• Physical Damage: Physical Damage is an optional form of coverage that pays for your own vehicle repairs. It consists of two separate coverage types called comprehensive and collision. Each coverage type will pay for the repairs or for replacement of the insured property after different types of losses.

Physical Damage coverage is never required by the state but may be required by your lender or lessor if you don’t own the vehicle outright. When filing a physical damage claim, you’ll first need to pay the deductible that you carry for the coverage type. You may carry comprehensive alone or both comprehensive and collision.

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What types of losses are covered under comprehensive?

Comprehensive, also commonly referred to as ‘comp’, will pay to restore your vehicle to its pre-loss condition after certain types of claims. It’s most common for comprehensive to pay for damages sustained to the vehicle while it’s parked but that’s not always the case. You can find a detailed list of the causes of damage that’s covered under comprehensive in your policy booklet. Here’s a list of perils covered under comp:

  • Fire damage
  • Theft
  • Damage from an act of vandalism
  • Flood damage
  • Falling objects
  • Explosion
  • Civil riot
  • Windshield damage or other glass breakage
  • Accidents with live animals
  • Damage caused by live animals (mice, birds or other animals)

How much coverage is afforded under comprehensive?

If you read through a quote or a policy, you might not see a fixed dollar amount that specifies just how much comprehensive coverage you’re paying for. This can be confusing because property damage and other forms of protection on the policy do have fixed limits.

When you’re paying for physical damage coverage, the limit can change as the value of your car changes.

This is why the limit you’ll find on your declaration’s page is labeled as the car’s Actual Cash Value. This means that the policy will pay no more than the fair market value of the vehicle for repairs or when the car is totaled. Some policies with special provisions may actually pay to replace newer cars. This provision is called replacement cost valuation.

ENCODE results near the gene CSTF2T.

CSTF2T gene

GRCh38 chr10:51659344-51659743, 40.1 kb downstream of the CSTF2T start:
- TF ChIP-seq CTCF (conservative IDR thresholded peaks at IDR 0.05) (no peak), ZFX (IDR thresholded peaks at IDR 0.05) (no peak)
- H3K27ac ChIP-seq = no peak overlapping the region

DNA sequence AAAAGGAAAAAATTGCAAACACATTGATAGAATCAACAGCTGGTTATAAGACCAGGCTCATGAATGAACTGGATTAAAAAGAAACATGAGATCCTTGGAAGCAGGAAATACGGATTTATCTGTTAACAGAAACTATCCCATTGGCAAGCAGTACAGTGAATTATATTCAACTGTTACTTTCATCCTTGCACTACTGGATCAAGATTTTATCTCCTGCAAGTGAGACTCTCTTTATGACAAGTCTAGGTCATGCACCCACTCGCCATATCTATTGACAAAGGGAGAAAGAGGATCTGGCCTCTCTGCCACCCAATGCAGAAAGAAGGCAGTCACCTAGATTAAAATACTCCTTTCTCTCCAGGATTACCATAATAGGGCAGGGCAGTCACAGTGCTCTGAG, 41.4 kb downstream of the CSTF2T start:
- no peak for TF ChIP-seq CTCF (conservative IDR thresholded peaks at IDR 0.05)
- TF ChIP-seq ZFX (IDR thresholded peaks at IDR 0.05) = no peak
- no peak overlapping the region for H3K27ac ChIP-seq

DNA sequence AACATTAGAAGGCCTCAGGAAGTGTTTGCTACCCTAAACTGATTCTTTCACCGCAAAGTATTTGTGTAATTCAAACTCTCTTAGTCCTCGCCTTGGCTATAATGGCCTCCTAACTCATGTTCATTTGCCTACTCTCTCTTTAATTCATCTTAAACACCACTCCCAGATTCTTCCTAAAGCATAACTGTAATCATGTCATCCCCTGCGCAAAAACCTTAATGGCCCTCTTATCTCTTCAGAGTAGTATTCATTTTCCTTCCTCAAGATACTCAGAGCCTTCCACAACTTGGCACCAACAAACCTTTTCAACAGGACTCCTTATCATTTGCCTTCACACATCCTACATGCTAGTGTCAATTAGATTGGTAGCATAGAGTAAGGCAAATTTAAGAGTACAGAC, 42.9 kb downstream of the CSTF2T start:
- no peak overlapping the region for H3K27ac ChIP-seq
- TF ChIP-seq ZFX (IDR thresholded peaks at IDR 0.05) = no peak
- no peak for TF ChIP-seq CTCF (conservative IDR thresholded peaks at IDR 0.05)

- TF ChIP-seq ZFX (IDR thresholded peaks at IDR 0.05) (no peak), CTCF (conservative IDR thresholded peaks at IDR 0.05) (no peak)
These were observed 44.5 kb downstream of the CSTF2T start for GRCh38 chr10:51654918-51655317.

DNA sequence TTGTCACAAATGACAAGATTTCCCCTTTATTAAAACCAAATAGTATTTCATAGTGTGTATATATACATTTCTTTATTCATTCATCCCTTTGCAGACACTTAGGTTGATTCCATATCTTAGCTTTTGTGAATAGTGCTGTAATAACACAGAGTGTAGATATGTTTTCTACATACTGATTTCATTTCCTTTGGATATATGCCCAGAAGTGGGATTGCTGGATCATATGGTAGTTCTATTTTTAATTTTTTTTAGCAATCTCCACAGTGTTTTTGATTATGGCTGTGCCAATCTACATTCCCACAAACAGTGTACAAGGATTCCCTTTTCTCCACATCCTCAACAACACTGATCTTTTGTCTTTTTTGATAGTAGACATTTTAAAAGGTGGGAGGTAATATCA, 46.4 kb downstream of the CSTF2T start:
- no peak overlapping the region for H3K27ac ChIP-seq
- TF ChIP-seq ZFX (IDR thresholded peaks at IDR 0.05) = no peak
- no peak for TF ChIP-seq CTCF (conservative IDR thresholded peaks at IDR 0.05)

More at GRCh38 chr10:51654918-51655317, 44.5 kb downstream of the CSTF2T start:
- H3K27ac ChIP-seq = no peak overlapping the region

What is a deductible?


When you buy physical damage protection you have to share some of the risk with the insurer. Risk is shared by asking policyholders to select a deductible. The deductible is the amount that you agree to pay towards repairs when a claim is filed. If repairs don’t exceed the deductible amount, you’ll handle the claim on your own. The deductible will be deducted from your payout and can range between $50 and $1000.

How much does comprehensive coverage cost?

The premium that you’ll pay for comprehensive coverage depends on the type of car that you carry. Not just does the vehicle type matter, but so does the deductible that you select and the claims data reported in the area that you live in. While carrying comprehensive does raise your premiums, it’s the more affordable option between comp and collision.

If you’re financing your vehicle or it holds some value, you might need comprehensive.

It’s important that you price the cost of comprehensive to weigh the pros and cons. If you can justify the cost and you feel more comfortable having the extra protection, it’s wise to pay the extra premium and carry the protection. To price the cost of comp, you can use an online comparison shopping tool. This will help you price the cost of coverage from carrier to carrier and how costs break down. Sift through the estimates, assess the costs¬†and then select the best fit for you.